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As it gets dark I find myself needing to get the blinking lights working on my bycycle. I am also reminded of the ever present need to find space where you don’t have to breath what you work with. Three days after casting the first set of lights the apartment still reeks.

I have some particularly thick copper on some particularly thin fiberglass that I would like to explore further (more pictures below).

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I needed to test the new sensors I am putting on the Rapha stationary bike race controller so I built a 4 bike race “emulator”. As you can hear in the video attached the motor controller test program sounds very blade runnery.

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&& ! != ~

There are those days when I am pretty sure I cant program my way out of a brown paper bag.

And then there are those days when I don’t care.

Thanks to ax for showing me how to connect midi to PD.

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Motorboard Buildout. from Donald Delmar Davis on Vimeo

To build out the motorboards from the workshop requires placing and soldering the the two vias the H-Bridge driver, the capacitors and any connectors you want to use to connect the board to the motors and the Arduino or DorkBoard. The parts layout is below.

To connect the ground plane from the top of the board requires two “via”s or wires which can be cut from the tails of the capacitors in the kit. When I put these together I looped the capacitor tails through the holes. Also please note that the ground side of each capacitor is also acting as a via so solder both top an bottom on the leads as indicated by the arrows in the diagram below.

The center 4 pins on the chip serve as a “heat sink” which is one reason that there is so much copper left on the upper side of the board.

I connected a female header to the input side of the board so I could jumper the pins from my dorkboard and a Male header on the power end.

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Using the motorboard is simple.

One end of the board connects to your arduino on the other end of the are the connections for the high voltage (4-35V) and the motors. The ENable pins turn the motors on and the DIRection pins determine the motor direction. If you use pins 9 and 10 for the en you can set the speed using the arduinos built in pwm as in the code below which was a modification of the “fading” example.

// Modified Fading Example for motor controll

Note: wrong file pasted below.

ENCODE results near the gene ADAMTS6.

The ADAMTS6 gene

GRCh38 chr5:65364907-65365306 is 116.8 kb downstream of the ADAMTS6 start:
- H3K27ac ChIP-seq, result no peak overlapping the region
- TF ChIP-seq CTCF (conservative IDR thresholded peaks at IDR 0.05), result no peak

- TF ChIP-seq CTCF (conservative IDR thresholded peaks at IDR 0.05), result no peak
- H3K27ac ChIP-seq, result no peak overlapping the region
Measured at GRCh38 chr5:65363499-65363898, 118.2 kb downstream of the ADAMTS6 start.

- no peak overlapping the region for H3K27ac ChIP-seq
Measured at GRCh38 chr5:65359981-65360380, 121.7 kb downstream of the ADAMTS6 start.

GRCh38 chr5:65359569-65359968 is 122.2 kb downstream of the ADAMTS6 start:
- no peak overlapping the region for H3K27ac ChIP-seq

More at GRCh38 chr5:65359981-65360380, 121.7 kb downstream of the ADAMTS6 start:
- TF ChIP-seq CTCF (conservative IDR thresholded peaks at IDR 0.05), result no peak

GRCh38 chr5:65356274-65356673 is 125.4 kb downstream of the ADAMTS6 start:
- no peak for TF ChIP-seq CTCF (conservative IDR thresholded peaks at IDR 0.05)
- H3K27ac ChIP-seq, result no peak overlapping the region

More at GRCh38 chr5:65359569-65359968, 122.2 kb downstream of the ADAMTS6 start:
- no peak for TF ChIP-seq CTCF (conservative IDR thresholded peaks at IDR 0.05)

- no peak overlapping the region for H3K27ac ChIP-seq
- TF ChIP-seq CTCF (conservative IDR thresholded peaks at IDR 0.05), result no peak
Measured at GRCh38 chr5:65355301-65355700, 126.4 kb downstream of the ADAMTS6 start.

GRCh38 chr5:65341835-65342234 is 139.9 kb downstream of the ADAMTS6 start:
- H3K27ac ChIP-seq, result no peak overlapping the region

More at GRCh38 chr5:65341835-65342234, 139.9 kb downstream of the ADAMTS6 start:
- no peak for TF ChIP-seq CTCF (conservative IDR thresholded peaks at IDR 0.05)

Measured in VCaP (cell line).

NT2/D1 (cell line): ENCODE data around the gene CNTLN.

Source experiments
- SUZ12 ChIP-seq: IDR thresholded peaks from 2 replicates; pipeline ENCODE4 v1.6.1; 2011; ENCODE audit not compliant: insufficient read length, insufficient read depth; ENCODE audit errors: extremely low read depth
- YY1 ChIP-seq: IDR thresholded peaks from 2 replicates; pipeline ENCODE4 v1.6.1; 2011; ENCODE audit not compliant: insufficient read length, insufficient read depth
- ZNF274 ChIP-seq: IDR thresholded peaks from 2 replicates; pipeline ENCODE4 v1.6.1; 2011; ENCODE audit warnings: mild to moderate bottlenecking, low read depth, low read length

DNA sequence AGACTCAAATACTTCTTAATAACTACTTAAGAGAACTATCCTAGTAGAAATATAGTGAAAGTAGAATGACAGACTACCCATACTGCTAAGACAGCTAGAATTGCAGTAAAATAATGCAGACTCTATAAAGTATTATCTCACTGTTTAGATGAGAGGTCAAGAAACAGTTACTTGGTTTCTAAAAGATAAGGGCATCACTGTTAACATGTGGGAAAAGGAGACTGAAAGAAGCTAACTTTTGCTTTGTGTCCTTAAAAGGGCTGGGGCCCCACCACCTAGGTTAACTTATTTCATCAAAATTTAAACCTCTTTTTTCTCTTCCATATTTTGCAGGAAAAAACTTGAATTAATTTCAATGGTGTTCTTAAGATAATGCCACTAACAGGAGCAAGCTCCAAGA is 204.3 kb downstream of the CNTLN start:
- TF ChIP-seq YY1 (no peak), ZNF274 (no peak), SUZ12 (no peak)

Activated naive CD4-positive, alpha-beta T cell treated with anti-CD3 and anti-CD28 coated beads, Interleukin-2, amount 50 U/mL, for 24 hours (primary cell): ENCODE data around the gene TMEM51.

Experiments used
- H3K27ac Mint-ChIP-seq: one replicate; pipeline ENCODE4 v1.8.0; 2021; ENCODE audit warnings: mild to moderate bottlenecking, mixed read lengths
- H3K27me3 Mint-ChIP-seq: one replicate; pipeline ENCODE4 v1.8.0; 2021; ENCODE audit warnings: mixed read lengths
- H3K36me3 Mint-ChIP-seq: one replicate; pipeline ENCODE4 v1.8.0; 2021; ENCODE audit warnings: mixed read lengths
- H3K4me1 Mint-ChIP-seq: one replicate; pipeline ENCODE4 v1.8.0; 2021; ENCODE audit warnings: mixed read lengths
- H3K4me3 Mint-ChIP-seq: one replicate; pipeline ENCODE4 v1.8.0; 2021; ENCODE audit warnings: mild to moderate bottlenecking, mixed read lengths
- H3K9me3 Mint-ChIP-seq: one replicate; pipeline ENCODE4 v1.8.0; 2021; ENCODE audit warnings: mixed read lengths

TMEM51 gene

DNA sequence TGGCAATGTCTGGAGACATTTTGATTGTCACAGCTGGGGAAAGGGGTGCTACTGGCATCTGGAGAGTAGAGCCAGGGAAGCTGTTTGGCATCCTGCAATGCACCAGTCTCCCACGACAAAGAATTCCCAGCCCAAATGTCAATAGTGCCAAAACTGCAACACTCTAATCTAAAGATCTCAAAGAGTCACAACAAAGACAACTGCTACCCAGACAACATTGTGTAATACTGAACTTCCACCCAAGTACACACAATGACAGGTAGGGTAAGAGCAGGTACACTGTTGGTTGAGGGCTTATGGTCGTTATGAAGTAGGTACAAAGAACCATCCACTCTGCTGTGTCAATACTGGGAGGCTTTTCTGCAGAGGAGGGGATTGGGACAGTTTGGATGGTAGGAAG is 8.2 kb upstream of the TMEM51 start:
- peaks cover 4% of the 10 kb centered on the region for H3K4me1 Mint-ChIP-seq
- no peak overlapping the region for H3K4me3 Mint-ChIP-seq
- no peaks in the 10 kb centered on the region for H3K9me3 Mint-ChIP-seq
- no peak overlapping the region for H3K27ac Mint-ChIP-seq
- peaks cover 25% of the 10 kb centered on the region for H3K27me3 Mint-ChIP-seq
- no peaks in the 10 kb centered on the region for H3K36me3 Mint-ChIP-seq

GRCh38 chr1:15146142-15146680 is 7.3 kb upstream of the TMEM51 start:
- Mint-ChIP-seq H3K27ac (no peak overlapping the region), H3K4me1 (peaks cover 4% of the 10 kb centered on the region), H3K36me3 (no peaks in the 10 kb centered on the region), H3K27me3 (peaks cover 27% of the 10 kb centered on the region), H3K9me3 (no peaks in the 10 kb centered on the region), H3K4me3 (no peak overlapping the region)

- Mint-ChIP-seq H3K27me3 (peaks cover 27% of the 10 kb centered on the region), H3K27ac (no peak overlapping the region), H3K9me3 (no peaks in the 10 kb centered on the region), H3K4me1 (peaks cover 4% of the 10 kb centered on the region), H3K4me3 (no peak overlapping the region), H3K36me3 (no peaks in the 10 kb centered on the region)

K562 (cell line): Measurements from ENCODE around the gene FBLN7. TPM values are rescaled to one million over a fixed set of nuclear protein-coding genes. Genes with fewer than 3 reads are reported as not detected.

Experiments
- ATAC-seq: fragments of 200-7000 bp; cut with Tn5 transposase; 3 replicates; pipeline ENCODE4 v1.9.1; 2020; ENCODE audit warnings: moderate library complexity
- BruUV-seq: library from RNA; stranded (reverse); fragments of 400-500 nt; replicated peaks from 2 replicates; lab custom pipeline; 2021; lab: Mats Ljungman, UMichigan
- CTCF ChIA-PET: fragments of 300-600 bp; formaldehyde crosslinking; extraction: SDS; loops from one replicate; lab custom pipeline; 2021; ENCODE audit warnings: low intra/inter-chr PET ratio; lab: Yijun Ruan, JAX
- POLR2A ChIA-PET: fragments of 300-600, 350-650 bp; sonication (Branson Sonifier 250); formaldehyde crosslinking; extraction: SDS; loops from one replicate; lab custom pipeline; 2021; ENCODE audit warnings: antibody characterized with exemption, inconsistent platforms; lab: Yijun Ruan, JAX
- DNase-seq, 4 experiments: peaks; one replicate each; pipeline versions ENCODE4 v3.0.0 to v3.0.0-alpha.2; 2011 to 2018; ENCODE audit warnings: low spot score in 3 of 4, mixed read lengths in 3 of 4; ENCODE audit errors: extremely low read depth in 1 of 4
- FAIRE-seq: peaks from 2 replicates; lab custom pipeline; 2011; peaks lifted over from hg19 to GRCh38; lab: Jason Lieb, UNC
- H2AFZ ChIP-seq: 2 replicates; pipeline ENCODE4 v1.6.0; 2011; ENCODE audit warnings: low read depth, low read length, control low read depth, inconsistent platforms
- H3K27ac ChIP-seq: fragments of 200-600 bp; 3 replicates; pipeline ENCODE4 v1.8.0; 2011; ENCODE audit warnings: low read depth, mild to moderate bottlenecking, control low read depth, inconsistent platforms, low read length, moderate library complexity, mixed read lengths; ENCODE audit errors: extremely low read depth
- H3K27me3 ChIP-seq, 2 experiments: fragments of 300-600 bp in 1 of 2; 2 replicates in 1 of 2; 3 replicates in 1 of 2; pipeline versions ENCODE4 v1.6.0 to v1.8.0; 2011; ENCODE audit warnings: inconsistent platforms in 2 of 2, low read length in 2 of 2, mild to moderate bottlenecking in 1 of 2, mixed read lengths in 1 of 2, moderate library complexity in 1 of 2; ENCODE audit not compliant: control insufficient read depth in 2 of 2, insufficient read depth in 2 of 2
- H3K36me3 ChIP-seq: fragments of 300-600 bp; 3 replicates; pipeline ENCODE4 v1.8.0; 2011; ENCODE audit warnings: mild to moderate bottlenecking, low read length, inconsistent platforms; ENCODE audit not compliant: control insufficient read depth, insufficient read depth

int value = 0;                            // variable to keep the actual value
int motor1dir = 8;
int motor1pwm = 9;
int motor2dir = 11;
int motor2pwm = 10;

void setup()
{
  pinMode(motor1dir,OUTPUT);
  pinMode(motor1dir,OUTPUT);
  digitalWrite(motor1dir, HIGH);
  digitalWrite(motor2dir, LOW);
}

void loop()
{
  for(value = 0 ; value <= 255; value+=5) // fade in (from min to max)
  {
    analogWrite(motor1pwm, value);           // sets the value (range from 0 to 255)
    delay(30);                            // waits for 30 milli seconds to see the dimming effect
  }
  for(value = 255; value >=0; value-=5)   // fade out (from max to min)
  {
    analogWrite(motor1pwm, value);
    delay(30);
  }
  for(value = 0 ; value <= 255; value+=5) // fade in (from min to max)
  {
    analogWrite(motor2pwm, value);           // sets the value (range from 0 to 255)
    delay(30);                            // waits for 30 milli seconds to see the dimming effect
  }
  for(value = 255; value >=0; value-=5)   // fade out (from max to min)
  {
    analogWrite(motor2pwm, value);
    delay(30);
  }
}

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I am regularly sending ordinary people to look a the application sections of the datasheets for several electronic parts if they want to know how a part should be used. As I was laying out the motor boards for the weekends workshop I came across the following in the datasheet for the L239(not d) clone that Texas Intruments puts out.

Can you tell where the chip begins and the diagram ends? Can you tell that the diodes are (not really) included in the chip or would you add them to your parts count.?

I nearly panicked and relayed out everything with 8 general purpose diodes and ordered the parts before I was able to ascertain (incorrectly) that the diodes in the diagram above are actually integrated into the chip.